Senator Lodge asked whether any thought had been given to the possibility of making it a crime for a country not to come into the international control scheme. Ambassador Austin said the US was ready to consider any constructive suggestion. Mr. Hickerson pointed out that the permanent Members of the Security Council and Canada, who were the sponsoring powers of the original atomic energy resolution of the GA, were presently consulting on all possibilities for control. Senator Lodge asked whether it was not in fact an act of aggression for a country to fail to join in an international control scheme and to submit itself to an international inspection in atomic matters.

Mr. Hickerson referred to the fact that the AEC plan, largely devised by the United States, had been approved by an overwhelming vote in the GA last year, though it had encountered certain difficulties until Mr. Vishinsky had made a strong speech against it, which had had the result of getting a vote of 40 to 6 endorsing the plan. Of course, we could not always depend on Mr. Vishinsky to irritate the Members of the UN in this way in every case. We took the position that this plan was the only workable plan which had so far been advanced. We thought it would work. Russia was unwilling to accept the [Page 201] plan, the real point of difference being who would own and operate the atomic energy facilities. The US, inconsistently with its free enterprise economy, wanted such ownership to be in the hands of an international authority, and thus would agree to a voluntary limited pooling of sovereignty necessary for this control, while the Russians would not accept anything but national ownership and operation. He believed that if we simply tried to define as an act of aggression the unwillingness of any state to participate in this scheme, support for the plan would be diminished. Mr. Cohen6 agreed that this would be true if we related the act of aggression to this particular plan for control. He thought Senator Lodge’s suggestion interesting. He suggested we might take advantage of the Soviet position of trying to glue world attention on the fact that we were unwilling to join in a declaration under which we would foreswear the use of atomic energy, by using the argument in reverse—that the Soviets were unwilling to follow the majority views. We could thus challenge the Soviets to submit to international control. Of course, there were certain risks in this policy. A great deal could be said, however, for developing some kind of counter-attack to the Soviet line that it was internationally wrong not to foreswear the use of atomic energy. We could put forth the idea that it was internationally wrong not to accept the principles of international control.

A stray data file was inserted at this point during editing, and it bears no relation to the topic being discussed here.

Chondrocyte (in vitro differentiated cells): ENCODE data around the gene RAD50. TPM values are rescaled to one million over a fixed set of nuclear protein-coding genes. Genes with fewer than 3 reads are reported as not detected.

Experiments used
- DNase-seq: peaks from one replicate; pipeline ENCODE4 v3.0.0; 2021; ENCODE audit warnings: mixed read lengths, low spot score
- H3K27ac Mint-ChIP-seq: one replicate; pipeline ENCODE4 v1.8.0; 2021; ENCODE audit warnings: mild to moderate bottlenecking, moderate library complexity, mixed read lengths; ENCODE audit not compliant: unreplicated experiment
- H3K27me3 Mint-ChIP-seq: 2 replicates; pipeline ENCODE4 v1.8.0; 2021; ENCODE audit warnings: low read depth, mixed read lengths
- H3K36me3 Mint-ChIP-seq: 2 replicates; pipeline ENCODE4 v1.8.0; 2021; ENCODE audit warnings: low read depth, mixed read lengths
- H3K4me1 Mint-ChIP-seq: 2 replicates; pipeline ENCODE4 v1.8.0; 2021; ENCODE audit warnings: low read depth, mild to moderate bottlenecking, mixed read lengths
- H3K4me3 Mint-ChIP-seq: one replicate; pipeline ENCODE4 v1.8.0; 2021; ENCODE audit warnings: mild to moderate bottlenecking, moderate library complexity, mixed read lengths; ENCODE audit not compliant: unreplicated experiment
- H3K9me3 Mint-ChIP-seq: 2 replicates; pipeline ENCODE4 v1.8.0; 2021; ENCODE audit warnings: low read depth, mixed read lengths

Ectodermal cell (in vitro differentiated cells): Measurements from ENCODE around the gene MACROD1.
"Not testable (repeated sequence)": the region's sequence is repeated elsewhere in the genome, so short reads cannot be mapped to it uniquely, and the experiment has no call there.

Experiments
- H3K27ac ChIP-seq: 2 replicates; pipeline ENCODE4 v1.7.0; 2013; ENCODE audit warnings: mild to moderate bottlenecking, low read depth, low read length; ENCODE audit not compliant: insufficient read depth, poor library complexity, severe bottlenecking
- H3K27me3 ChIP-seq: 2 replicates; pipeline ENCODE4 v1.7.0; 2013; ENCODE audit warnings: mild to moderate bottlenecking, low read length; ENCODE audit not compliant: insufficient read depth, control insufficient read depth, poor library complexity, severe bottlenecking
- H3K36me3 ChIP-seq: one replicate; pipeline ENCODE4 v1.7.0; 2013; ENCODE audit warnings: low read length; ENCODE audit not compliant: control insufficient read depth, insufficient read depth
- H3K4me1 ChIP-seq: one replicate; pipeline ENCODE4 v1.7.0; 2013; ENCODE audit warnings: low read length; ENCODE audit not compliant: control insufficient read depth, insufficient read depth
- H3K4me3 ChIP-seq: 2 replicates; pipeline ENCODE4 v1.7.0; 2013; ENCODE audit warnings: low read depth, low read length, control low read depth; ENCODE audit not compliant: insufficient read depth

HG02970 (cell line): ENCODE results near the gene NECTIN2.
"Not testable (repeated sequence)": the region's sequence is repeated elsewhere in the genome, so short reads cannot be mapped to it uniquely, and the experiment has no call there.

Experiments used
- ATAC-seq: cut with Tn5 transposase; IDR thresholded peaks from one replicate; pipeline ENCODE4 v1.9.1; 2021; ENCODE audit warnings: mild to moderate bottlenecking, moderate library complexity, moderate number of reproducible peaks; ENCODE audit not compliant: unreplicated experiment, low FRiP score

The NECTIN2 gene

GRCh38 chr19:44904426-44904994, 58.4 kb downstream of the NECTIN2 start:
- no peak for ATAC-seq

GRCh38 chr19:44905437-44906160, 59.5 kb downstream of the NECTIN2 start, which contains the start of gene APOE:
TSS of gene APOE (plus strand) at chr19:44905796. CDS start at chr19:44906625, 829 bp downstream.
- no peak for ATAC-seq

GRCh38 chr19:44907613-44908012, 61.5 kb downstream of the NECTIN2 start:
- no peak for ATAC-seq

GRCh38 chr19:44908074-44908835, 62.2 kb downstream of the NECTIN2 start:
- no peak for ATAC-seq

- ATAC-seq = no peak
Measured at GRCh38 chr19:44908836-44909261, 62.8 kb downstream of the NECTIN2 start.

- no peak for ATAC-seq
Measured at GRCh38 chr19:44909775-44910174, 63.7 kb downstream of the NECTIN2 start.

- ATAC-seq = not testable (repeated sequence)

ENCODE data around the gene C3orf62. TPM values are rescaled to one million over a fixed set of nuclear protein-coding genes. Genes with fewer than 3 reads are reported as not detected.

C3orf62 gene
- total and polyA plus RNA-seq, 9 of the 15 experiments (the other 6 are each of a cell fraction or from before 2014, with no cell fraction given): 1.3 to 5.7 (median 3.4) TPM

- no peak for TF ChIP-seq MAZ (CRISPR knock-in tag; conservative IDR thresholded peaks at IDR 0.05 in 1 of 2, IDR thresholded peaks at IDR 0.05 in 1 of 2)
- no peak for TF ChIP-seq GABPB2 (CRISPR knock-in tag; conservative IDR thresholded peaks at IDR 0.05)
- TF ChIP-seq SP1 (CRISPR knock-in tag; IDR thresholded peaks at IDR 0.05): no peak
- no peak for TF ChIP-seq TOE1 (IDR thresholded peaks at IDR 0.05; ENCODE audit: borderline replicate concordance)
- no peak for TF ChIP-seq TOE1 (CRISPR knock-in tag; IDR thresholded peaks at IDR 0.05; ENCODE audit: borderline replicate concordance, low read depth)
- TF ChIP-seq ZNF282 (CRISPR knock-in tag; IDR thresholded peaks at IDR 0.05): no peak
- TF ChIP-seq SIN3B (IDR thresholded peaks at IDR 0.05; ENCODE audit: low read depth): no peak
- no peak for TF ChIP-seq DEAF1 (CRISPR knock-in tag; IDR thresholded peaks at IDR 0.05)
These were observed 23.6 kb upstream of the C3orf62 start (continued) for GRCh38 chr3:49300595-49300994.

Senator Lodge thought there were two choices: we could either drift along as we were doing, or we could decide to bring the matter up at the time which would be best for us, perhaps by giving an ultimatum that by failing to join a control scheme, the Soviets would be aggressors. He believed it was better to have action while we were in the favored position than to wait indefinitely.